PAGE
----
Question 25 asks if the partnership is electing out of the centralized partnership audit regime under 6221 (b). If the answer is yes, you must complete Schedule B-2. If the answer is no, you’ll fill in the “Designation of the Partnership Representative” below.
Finally, the last question of Schedule B asks if you’re attaching Form 8996 to certify as a Qualified Opportunity Fund. If so, you enter yes and the amount from that form in this section.
After completing Schedule B, you’ll be able to move on to page 4 of tax form 1065, Schedule K. It’s important to note that Schedule K one is different than Schedule K-1. Schedule K, found on page 4, is a summary schedule of all the partners’ shares of the partnership’s income, credits, deductions, etc. Schedule K-1, on the other hand, shows each partner’s separate share—and a copy of each partner’s Schedule K-1 should be submitted with Form 1065.
With this distinction established, then, in order to complete the Schedule K, you’ll fill in boxes 1-20. These boxes are broken up into the following sections:
To complete the tax form 1065 Schedule K, you’ll have to fill in the first section on the top of page 5. In this section, you’ll use the information from Schedule K on page 4 to analyze the net income by partner type, as shown below.
Once you’ve completed Form 1065 Schedule K, you’ll need to continue on to the rest of page 5 and fill out Schedule L. According to the IRS’s Form 1065 instructions, if you answered yes to question 4 in Schedule B, you’re not required to complete Schedule L, or the remaining Schedules M-1 and M-2.
Nevertheless, Schedule L, or “Balance Sheet per Books,” is used to prove that the balance sheets agree with the partnership’s books and records. Therefore, in this section, you’ll fill out numbers 1-22 and record your partnership’s assets, liabilities, and capital. If your balance sheet is different than your books and records, you’ll need to attach a statement explaining the discrepancies.
Next, Schedule M-1 is used to explain any differences between your income as recorded in your bookkeeping and income as indicated in your tax returns. As you can see below, a few factors that might contribute to these changes are tax-exempt interest, guaranteed payments, and depreciation.
Once again, if your partnership responded “yes” to question 4 in Schedule B, you will not need to complete this section.
Finally, the last section of the 1065 tax form that some of you will need to fill out is Schedule M-2. Schedule M-2 is used to show the changes in the partners’ capital accounts (aka the partnerships’ equity) as shown on the business’s bookkeeping and records. These amounts should equal the total of the amounts reported in item L of all of the partners’ Schedules K-1.
Additionally, just like Schedule L and M-1, if your partnership responded “yes” in Schedule B question 4, you do not need to complete this section.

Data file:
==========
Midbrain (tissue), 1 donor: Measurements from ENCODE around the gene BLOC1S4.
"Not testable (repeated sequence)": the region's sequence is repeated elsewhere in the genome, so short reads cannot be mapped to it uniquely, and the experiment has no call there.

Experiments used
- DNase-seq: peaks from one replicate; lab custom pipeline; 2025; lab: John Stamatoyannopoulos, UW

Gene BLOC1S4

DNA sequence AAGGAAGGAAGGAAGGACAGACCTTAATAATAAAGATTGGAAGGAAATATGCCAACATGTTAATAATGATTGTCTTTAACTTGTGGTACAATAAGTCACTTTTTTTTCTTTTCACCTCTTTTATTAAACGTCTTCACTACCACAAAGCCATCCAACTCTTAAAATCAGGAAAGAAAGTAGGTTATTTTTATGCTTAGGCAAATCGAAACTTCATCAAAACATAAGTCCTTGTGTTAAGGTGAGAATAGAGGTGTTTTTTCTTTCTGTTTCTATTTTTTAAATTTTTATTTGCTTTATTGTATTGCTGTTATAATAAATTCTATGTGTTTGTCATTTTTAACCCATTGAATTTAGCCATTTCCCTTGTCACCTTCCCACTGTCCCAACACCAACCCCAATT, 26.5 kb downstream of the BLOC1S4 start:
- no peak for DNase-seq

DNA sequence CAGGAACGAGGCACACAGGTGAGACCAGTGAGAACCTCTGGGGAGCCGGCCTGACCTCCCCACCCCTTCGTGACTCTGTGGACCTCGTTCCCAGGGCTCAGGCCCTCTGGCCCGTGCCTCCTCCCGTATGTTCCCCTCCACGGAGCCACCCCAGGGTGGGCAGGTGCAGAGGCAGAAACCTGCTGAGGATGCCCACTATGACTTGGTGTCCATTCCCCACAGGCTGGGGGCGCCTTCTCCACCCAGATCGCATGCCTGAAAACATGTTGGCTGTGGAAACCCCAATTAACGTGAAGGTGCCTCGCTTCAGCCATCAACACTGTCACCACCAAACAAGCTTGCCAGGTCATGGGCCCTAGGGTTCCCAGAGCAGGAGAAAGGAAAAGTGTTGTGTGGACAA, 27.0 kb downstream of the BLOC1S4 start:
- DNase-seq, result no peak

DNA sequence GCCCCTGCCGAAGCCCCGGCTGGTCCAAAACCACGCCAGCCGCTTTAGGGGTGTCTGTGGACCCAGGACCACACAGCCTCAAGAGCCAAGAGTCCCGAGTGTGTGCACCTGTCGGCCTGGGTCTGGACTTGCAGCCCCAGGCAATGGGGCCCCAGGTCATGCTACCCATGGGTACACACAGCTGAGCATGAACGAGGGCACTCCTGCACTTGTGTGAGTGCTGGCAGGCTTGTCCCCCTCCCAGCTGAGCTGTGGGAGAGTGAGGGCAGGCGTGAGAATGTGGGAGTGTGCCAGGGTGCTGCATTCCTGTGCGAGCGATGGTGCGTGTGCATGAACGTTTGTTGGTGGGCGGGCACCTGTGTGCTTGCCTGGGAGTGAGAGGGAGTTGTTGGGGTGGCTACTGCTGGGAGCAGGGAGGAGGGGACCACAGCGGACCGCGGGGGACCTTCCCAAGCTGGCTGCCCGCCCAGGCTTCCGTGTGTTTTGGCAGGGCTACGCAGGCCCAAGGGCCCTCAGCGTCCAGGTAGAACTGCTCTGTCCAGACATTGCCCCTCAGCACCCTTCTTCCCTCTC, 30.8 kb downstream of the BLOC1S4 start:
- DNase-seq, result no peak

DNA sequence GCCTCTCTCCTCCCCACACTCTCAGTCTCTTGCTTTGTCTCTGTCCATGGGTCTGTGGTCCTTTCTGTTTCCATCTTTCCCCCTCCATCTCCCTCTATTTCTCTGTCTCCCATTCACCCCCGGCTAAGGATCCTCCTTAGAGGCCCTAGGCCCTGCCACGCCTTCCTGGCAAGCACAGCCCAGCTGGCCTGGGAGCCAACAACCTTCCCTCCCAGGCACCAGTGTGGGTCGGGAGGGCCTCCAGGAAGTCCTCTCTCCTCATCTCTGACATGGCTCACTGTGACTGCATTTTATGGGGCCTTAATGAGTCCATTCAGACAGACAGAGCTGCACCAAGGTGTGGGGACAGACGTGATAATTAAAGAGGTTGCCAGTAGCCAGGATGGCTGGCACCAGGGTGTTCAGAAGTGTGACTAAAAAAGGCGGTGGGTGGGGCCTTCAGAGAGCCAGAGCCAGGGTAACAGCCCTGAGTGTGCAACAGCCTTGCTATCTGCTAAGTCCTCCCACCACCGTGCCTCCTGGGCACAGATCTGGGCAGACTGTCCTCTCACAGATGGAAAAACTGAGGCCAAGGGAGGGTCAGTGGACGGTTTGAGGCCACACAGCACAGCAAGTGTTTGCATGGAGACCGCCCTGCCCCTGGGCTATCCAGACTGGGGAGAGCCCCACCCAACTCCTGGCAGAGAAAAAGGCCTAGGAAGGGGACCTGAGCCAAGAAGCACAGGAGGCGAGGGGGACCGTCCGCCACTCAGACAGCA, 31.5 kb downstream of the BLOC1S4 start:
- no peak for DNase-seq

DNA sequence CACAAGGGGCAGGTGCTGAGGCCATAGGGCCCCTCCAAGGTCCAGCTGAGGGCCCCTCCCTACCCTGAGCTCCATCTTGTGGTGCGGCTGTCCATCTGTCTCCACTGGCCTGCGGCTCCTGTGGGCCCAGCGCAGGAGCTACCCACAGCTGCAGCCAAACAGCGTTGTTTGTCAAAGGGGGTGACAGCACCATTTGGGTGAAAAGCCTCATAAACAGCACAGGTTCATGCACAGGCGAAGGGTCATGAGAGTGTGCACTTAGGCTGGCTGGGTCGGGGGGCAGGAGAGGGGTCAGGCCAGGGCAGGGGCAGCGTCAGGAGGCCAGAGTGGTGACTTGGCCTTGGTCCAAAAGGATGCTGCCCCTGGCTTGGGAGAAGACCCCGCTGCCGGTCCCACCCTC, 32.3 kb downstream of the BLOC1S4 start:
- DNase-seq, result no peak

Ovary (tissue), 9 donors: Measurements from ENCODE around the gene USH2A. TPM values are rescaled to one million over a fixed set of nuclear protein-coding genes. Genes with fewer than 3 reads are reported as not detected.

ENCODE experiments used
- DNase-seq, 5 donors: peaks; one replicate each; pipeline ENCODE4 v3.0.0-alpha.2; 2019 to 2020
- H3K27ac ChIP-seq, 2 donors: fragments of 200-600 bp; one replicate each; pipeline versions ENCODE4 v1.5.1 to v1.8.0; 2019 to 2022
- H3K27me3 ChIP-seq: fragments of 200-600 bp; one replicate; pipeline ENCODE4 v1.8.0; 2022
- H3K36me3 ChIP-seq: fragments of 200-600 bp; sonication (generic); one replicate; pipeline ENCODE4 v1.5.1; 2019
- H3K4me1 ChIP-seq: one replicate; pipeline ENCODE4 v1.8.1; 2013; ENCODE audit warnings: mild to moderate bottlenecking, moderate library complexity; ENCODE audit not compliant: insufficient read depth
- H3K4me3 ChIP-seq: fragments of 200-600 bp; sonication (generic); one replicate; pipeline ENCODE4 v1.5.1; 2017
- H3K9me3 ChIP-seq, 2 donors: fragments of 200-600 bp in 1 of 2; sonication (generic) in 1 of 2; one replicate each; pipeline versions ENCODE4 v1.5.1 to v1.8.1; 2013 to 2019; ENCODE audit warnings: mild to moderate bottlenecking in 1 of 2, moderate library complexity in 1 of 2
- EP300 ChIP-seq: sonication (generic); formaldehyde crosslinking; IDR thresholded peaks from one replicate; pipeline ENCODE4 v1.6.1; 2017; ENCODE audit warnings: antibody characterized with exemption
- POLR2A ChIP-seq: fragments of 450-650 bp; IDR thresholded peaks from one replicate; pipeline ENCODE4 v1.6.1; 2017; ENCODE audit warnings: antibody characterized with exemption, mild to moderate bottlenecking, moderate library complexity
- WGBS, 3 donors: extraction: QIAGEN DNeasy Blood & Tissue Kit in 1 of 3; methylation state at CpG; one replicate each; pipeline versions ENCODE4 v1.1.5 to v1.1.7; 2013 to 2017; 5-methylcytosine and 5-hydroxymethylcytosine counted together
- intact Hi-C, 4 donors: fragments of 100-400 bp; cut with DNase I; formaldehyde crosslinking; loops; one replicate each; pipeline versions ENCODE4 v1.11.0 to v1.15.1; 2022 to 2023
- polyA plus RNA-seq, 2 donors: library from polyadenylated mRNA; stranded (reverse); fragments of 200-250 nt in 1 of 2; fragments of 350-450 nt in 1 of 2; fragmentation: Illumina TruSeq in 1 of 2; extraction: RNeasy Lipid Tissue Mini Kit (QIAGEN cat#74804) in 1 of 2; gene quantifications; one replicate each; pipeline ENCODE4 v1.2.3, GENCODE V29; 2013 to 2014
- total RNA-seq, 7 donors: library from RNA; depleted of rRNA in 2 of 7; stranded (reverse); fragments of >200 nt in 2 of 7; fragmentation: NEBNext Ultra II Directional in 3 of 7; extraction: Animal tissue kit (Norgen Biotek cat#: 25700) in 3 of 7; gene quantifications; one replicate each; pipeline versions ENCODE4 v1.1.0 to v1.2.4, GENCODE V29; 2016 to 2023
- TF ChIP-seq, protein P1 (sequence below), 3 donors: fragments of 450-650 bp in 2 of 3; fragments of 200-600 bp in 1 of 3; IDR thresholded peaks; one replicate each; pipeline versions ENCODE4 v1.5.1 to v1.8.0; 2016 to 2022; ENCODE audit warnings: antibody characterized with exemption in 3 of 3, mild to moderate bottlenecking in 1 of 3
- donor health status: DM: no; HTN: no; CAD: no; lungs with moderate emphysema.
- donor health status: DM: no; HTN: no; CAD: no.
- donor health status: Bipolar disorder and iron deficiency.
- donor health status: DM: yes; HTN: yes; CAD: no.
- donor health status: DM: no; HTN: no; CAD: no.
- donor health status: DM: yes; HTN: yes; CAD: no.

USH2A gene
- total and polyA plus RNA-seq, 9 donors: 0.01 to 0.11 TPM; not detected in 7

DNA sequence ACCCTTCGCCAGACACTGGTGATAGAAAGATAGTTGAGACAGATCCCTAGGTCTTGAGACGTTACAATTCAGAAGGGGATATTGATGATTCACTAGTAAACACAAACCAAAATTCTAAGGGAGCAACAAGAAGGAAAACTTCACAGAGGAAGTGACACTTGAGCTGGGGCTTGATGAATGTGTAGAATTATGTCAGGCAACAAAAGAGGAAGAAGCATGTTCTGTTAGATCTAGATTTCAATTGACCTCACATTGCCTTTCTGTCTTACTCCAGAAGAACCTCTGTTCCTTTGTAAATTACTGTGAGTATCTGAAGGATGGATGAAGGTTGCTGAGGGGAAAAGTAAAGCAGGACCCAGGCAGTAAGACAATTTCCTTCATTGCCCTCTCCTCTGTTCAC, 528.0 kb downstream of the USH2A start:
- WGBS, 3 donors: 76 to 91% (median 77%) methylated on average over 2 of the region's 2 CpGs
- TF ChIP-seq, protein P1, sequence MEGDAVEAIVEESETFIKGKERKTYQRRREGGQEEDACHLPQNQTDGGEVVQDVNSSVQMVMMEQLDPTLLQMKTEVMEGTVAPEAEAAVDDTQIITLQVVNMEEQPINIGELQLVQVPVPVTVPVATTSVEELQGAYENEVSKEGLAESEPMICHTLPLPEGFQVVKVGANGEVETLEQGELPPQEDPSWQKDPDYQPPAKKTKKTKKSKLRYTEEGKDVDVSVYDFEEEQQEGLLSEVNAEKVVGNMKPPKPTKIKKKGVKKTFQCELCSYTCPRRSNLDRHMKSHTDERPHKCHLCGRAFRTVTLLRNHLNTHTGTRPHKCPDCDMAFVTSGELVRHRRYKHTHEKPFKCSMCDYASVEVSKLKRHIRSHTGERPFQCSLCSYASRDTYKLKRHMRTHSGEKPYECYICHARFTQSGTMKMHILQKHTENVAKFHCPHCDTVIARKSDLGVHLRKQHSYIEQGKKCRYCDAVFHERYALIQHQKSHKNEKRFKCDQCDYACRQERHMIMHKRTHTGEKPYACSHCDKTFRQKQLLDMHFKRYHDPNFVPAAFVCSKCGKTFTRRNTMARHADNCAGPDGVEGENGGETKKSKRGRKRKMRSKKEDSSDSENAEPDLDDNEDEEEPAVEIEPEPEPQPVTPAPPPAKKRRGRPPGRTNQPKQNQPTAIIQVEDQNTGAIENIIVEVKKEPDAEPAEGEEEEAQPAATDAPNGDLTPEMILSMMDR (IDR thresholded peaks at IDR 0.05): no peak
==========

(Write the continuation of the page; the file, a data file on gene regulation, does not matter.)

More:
Once you’ve filled in all five pages, you’ve completed IRS Form 1065. You’ll want to make sure you review the document thoroughly, preferably working with a certified public accountant, enrolled agent, or other tax professional, in order to ensure that everything is completed wholly and accurately. After you’ve confirmed that the form is completed correctly, you (or your paid preparer) can return to the bottom of page 1 to sign and date the document.
The last step you’ll need to take, then, is to file Form 1065 with the IRS. As we explained above, you can submit this form online or by mail—and you must do so by the 15th day of the third month following the date the tax year ended.
Additionally, it’s important to remember that unlike some other business tax forms, Form 1065 is more than likely going to require several other forms to be submitted alongside of it. You’ll need to submit:
Of course, you’ll need to file each partner or LLC member’s Schedule K-1 with the overall 1065 tax form for the partnership.
Of all the tax forms your partnerships or LLC may be responsible for completing on an annual basis, there’s no doubt that IRS Form 1065 may be one of the most involved. With this informational tax return, there are a number of moving parts—requiring information from your financial statements, other tax forms, and individual partners in order to complete it and file with the IRS.
Keeping all of this in mind, here are a few important points to remember with regard to IRS Form 1065:
Therefore, one of the best actions you can take for your partnership or LLC is to invest in business accounting software, tax software, and the assistance of a tax professional. With all of the very specific financial data required to answer the questions within Form 1065, you’ll greatly benefit from using a software to organize your information—as well as a professional with relevant experience who can guide you through this complicated process.